After learning so many lessons from our Ondoy, Pablo, and two previous habagat volunteering and donating experiences, I have become cautious where to course through our personal donations.
And upon witnessing personally how local government units and government officials handle (and personally used the people’s donations), I have only handed my donations through the Philippine Red Cross and a few other groups recognized as non-government organizations such Gawad Kalinga and Rock Ed Philippines since I have been a volunteer of these groups since several years back.
Aside from these reasons, I have also considered the tax implication of being a donor. If you are not aware, giving a gift to anyone isn’t totally free in the Philippines unless you know how and who to course it through.
Otherwise, you have to pay the Donor’s Tax if you’re giving gifts to the wrong organizations or individuals.
1. Who are required to file the Donor’s Tax Return?
Every person, whether natural or juridical, resident or non-resident, who transfers or causes to transfer property by gift, whether in trust or otherwise, whether the gift is direct or indirect and whether the property is real or personal, tangible or intangible.
2. What donations are tax exempt?
• Dowries or donations made on account of marriage before its celebration or within one year thereafter, by parents to each of their legitimate, recognized natural, or adopted children to the extent of the first P10,000
• Gifts made to or for the use of the National Government or any entity created by any of its agencies which is not conducted for profit, or to any political subdivision of the said Government
• Gifts in favor of an educational and/or charitable, religious, cultural or social welfare corporation, institution, accredited non-government organization, trust or philantrophic organization or research institution or organization, provided not more than 30% of said gifts will be used by such donee for administration purposes
• Encumbrances on the property donated if assumed by the donee in the deed of donation
• Donations made to the following entities as exempted under special laws:
– Aquaculture Department of the Southeast Asian Fisheries Development Center of the Philippines
– Development Academy of the Philippines
– Integrated Bar of the Philippines
– International Rice Research Institute
– National Social Action Council
– Ramon Magsaysay Foundation
– Philippine Inventor’s Commission
– Philippine American Cultural Foundation
– Task Force on Human Settlement on the donation of equipment, materials and services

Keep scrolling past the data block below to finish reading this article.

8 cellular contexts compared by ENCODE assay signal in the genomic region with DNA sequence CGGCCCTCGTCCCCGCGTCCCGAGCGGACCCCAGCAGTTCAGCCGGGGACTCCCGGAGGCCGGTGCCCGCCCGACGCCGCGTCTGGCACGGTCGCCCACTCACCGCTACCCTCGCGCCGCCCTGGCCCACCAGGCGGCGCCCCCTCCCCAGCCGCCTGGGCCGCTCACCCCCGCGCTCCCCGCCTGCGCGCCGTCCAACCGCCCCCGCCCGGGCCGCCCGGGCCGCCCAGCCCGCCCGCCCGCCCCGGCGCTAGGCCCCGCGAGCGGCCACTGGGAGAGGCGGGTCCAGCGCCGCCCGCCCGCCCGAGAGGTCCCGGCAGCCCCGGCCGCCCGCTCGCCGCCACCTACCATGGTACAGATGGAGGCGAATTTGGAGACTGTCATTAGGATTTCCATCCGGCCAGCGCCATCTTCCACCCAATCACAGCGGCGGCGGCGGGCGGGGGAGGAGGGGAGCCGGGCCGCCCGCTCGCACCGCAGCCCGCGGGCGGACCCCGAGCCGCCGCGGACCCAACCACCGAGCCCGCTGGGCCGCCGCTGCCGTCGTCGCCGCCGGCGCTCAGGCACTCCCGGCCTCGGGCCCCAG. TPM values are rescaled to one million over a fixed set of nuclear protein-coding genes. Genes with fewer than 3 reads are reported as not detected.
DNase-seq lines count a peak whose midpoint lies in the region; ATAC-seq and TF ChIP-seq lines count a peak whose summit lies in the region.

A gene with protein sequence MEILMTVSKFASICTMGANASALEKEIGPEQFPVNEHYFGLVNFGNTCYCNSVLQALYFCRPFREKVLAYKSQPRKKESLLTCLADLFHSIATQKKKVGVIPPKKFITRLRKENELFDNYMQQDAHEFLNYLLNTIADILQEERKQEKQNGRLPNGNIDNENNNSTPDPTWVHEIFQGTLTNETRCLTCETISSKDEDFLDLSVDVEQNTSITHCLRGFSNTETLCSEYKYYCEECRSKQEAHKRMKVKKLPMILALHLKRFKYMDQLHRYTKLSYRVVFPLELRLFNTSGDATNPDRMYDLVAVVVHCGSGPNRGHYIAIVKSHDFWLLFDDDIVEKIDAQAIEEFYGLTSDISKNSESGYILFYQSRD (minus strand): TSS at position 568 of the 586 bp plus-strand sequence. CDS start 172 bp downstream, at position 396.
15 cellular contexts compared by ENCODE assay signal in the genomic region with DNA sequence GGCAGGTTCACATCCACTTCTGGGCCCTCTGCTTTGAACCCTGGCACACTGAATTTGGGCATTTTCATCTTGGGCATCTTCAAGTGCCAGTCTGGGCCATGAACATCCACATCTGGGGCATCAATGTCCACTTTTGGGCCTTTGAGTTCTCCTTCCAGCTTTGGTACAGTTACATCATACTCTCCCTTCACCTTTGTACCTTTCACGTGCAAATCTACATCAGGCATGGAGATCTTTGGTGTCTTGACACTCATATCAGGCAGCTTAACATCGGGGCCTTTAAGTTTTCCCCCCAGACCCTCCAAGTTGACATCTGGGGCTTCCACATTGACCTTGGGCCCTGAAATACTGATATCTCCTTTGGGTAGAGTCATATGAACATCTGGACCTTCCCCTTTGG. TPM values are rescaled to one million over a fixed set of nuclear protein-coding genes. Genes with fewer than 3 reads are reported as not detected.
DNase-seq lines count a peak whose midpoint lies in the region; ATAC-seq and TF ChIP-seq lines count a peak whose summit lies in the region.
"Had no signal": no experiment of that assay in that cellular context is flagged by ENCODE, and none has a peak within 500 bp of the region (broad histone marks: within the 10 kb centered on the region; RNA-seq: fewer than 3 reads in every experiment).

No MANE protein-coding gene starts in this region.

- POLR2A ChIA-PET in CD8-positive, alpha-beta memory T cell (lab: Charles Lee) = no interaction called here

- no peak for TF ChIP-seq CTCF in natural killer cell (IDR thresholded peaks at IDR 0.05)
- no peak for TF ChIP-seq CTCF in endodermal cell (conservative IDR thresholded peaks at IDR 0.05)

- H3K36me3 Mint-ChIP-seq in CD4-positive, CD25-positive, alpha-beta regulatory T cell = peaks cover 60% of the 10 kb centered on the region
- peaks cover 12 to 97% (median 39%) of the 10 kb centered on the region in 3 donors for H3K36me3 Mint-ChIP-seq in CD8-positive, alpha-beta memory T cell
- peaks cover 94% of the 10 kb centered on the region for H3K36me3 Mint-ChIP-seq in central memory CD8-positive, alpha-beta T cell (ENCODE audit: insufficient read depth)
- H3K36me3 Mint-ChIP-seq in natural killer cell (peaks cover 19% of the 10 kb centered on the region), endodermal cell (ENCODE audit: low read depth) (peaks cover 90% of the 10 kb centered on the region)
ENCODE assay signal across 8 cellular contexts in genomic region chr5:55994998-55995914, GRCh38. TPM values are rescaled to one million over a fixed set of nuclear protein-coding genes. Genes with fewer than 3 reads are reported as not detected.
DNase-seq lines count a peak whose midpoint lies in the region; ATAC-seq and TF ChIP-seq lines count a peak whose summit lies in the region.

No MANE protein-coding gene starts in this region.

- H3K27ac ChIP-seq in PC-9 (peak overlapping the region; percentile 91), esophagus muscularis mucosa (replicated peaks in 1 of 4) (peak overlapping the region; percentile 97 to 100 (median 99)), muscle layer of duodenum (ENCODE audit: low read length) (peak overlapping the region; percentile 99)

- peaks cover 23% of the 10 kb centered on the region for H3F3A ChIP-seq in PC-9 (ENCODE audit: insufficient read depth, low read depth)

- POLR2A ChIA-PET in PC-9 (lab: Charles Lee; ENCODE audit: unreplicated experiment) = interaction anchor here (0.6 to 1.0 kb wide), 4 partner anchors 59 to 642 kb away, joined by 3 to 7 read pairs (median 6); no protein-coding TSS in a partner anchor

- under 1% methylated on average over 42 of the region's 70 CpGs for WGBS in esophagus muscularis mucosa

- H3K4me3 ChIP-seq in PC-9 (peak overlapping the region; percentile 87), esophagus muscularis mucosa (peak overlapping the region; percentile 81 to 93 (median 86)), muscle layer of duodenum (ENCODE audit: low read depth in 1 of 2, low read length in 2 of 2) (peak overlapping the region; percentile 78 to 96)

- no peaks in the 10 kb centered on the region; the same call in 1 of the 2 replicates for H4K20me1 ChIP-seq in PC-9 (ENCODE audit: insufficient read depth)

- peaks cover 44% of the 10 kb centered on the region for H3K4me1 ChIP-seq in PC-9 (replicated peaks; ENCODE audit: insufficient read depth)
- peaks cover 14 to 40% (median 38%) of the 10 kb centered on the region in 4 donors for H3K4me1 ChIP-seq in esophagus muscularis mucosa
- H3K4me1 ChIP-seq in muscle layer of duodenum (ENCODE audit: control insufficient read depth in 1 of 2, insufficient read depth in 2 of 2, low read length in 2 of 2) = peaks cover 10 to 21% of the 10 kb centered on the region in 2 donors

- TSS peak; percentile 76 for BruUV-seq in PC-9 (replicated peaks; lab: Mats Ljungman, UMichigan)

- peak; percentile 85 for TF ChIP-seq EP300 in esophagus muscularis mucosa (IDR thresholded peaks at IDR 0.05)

Therefore, if you hand over your donations to corporate entities or individuals not included in the list as tax-exempt, your donations shall be taxable according to the tax rate table below from the National Internal Revenue Code of the Bureau of Internal Revenue (BIR).
1. Rate applicable shall be based on the law prevailing at the time of donation.
2. When the gifts are made during the same calendar year but on different dates, the donor’s tax computed on the total net gifts during the year.
Donation made to a stranger is subject to 30% of the net gift. A stranger is a person who is not a:
• brother, sister (whether by whole or half blood), spouse, ancestor and lineal descendants; or
• relative by consanguinity in the collateral line within the fourth degree of relationship (up to first cousin).
According to Punongbayan & Araullo, it is best to course donations to the government or any of its agencies or political subdivision to avail of exemption from donor’s tax.
You may also send your donations to educational, charitable, religious, cultural or social welfare institutions, accredited non-government organizations, trust or philanthropic organizations and research institutions or organizations. Other than these, donations to other entities or individuals shall be subject to donor’s tax.
Who are the accredited donee entities?
These refer to a non-stock, non-profit corporations or associations organized and operated exclusively for religious, charitable, scientific, athletic, cultural, social, health or charitable purposes deemed qualified by the Philippine Council for NGO Certification (PCNCC).
This is under the condition that not more than 30% of the donations for a particular year are to be used for administration purposes. In order to be accredited by the PCNCC, the entity should secure a valid registration with the government agency that exercises regulatory function over such corporation, association or NGO.
Again, if you are donating an amount greater than P100,000, make sure that you are giving it through reliable government entities and legitimate non-government organizations (NGO’s) to be exempt from donor’s tax.
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Photo credit: DFID, UK Department for International Development
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